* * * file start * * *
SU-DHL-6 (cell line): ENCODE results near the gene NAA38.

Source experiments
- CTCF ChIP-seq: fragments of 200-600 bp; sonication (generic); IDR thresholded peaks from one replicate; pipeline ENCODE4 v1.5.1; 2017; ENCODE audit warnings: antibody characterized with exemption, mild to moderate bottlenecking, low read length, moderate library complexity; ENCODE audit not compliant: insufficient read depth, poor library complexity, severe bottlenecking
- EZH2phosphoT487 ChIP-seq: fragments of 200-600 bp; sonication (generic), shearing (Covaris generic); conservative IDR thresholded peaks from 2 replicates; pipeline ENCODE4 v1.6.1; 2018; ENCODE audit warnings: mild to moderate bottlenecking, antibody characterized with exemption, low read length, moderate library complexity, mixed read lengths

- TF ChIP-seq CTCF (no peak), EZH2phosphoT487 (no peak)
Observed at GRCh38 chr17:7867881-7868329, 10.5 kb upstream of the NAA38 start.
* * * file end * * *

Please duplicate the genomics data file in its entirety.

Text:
SU-DHL-6 (cell line): ENCODE results near the gene NAA38.

Source experiments
- CTCF ChIP-seq: fragments of 200-600 bp; sonication (generic); IDR thresholded peaks from one replicate; pipeline ENCODE4 v1.5.1; 2017; ENCODE audit warnings: antibody characterized with exemption, mild to moderate bottlenecking, low read length, moderate library complexity; ENCODE audit not compliant: insufficient read depth, poor library complexity, severe bottlenecking
- EZH2phosphoT487 ChIP-seq: fragments of 200-600 bp; sonication (generic), shearing (Covaris generic); conservative IDR thresholded peaks from 2 replicates; pipeline ENCODE4 v1.6.1; 2018; ENCODE audit warnings: mild to moderate bottlenecking, antibody characterized with exemption, low read length, moderate library complexity, mixed read lengths

- TF ChIP-seq CTCF (no peak), EZH2phosphoT487 (no peak)
Observed at GRCh38 chr17:7867881-7868329, 10.5 kb upstream of the NAA38 start.